When students in PoliSci 434: Politics of Human Rights logged onto Zoom for their 12:05 lecture, they expected, at best, a mildly interesting lesson about various human rights treaties. They had no idea of the surprise that awaited them. They were in for a real treat-y, alright: one of their classmates was about to perform a special mukbang, just for them.
At around 12:15, student Anthony Hopgood finally turned his camera on, revealing to the class a large plate of fully-loaded microwave nachos, three large hot-n-spicy pickles, and a 16 oz. glass of whole milk. It was lunchtime for Tony, and everybody was about to get a taste.
Hopgood proceeded to turn on his mic and go to town, performing a “mukbang”: an art that involves graphically consuming vast quantities of food for audiences over video. While many mukbangers charge money for their valuable services, Hopgood graciously decided to give it to his beloved classmates for free.
Some students, however, were not grateful for the gift Hopgood had bestowed upon them.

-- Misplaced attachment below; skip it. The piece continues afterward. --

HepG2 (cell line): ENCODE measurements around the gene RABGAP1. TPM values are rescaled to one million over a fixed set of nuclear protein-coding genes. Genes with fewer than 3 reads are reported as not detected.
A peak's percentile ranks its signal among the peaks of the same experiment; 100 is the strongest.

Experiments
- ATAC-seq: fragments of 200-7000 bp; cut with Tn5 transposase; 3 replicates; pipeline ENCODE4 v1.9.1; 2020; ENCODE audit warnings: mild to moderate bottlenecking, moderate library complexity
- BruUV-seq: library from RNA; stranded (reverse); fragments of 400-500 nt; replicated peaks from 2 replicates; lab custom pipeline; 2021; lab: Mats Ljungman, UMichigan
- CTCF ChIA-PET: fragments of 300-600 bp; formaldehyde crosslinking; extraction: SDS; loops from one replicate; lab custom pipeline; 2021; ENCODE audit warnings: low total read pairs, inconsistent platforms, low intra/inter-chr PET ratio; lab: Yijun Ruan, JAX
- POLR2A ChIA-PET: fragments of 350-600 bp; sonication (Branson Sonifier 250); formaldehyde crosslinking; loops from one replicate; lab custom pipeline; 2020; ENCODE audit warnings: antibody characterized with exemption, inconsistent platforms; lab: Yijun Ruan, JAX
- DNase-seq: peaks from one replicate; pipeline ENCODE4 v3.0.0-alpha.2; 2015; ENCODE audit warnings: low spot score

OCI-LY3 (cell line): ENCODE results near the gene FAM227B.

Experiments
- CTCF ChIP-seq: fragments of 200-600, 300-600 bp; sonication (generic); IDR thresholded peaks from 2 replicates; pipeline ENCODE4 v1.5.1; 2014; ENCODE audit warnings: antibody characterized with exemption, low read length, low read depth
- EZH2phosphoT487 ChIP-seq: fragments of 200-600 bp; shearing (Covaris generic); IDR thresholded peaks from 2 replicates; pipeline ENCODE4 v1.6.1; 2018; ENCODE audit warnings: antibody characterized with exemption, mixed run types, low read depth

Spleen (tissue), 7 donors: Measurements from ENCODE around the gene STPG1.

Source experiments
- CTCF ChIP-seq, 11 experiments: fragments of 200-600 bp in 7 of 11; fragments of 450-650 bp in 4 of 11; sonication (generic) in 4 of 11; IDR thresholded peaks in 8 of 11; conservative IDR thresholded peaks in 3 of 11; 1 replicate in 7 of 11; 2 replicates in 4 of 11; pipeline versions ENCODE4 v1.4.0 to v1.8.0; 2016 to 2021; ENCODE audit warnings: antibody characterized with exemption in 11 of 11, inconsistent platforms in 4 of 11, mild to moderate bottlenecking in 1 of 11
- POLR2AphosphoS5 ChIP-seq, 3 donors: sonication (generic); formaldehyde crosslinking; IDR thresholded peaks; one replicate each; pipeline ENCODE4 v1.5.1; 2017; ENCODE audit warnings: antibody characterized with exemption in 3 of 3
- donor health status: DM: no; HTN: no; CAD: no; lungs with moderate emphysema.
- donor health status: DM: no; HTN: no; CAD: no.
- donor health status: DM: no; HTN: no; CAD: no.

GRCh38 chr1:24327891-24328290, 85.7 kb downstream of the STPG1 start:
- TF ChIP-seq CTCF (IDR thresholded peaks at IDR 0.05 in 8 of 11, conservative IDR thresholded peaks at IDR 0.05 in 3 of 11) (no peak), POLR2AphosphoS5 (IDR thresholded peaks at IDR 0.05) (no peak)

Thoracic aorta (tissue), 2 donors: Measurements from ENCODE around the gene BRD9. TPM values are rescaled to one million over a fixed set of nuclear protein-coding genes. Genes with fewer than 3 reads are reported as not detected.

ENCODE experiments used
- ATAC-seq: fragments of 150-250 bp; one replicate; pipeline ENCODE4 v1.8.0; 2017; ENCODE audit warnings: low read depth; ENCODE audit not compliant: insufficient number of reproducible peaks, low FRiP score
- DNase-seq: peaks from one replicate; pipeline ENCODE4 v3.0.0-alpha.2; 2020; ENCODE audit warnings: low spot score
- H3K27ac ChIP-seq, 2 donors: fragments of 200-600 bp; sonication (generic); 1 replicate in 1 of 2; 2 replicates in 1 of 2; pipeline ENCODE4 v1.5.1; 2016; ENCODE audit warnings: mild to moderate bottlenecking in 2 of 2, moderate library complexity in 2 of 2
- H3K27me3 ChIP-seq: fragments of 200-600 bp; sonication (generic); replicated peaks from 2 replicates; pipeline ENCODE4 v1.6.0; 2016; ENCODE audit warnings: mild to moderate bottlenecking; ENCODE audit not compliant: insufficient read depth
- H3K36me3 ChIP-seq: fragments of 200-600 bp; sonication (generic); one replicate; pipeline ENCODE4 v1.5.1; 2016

“It was kind of distracting,” classmate Eric DeAngelo said. “He kept chewing and groaning loudly into his headphone mic. I think at one point he swallowed the mic and then yanked it back up. I could hardly hear the professor talking about the CIA’s practice of genital torture.”
Professor Steven Strand was unable to stop the performance art from happening. “I tried to turn off his mic and camera, but it wouldn’t work,” Strand said. “I think he may have somehow made himself the host without me knowing. All of my attention was on the sound of his smacking lips and labored breathing.”
By 12:45, Hopgood had finished his nachos, pounded his glass of milk, and was now sucking on his one remaining pickle with a smug grin.
“It just feels so good to share my gift with others,” Hopgood said. “I can’t wait to do this again soon—I have a tuna melt on deck that’s gonna blow their fuckin’ minds.”